Air New Zealand (NZ) has brought back former staff as borders open and gets ready to restart flights around the world.
A spokesman for Air NZ told The Epoch Times that they had a total of around 720 rehires across cabin crew, pilots, and airports since March 1, 2020.
“They’re really thrilled to be back,” Air NZ Chief Executive Greg Foran told Checkpoint.
The airline had let go around 4,500 staff after COVID-19 restrictions caused the business to lose 95 percent of its revenue.
“The great thing about it is we’re now seeing a recovery. It’s been almost 800 days since this began, and we’re excited about being able to get up and running,” Foran said.
However, he said the airline would not yet be bringing back the “handful” unvaccinated pilots until there was a policy change, which was still under consideration.
Air NZ made it mandatory for pilots, cabin crew, and other customer-facing employees to be fully vaccinated for COVID-19 by Nov. 14, 2021, one of the first companies in the country to do so.
Foran added that he hoped he could bring back all the staff that had been stood down.
Air NZ also revealed it would begin operating its flagship route from Auckland to New York from Sept. 17.
The announcement came on the same day that the NZ government announced the significant lifting of COVID-19 restrictions, including the end of vaccine passports, mandates, and QR codes.
The 17-hour flight will also connect Australian customers with the Big Apple, with Foran calling it an exciting move.
“Customers have the choice to either connect directly onto their New York flight or arrive a few days early and explore everything Auckland has to offer,” he said.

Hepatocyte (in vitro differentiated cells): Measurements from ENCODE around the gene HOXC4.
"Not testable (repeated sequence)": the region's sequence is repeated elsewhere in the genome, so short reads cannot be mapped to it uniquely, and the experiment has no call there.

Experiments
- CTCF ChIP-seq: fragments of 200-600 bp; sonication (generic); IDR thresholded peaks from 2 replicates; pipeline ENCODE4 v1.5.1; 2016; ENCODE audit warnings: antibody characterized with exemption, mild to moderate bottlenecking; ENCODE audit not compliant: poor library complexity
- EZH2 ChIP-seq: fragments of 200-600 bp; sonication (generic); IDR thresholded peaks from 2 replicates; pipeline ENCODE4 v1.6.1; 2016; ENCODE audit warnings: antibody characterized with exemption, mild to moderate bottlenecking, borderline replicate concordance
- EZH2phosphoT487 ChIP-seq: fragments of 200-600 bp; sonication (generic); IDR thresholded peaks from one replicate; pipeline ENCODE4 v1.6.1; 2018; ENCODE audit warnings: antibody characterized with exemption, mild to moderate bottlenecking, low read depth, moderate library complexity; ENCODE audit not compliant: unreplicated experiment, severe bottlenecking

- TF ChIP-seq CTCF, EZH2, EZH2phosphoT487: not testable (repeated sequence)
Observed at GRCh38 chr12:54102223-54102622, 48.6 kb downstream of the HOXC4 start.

From April 13, vaccinated Australians will be able to travel to NZ without isolation, and Air NZ is ready to reconnect friends and families across the ditch.
From May 2, the same rules will also be applied to vaccinated people from visa waivered countries, such as the United States and the United Kingdom.
“Flights across the Tasman have been particularly popular, especially over the Easter period where we have added over 90 flights to keep up with demand over that period,” Foran said.
However, prices for Easter flights between Australia and NZ are more expensive than usual, and Foran said fuel prices were part of the reason.
“I would also remind everyone that was the price of fuel sitting where it is, we’ve got a responsibility to make sure that we can try and get a return on some of these flights as well,” he said. “But I do appreciate that prices are reasonably high at this point.”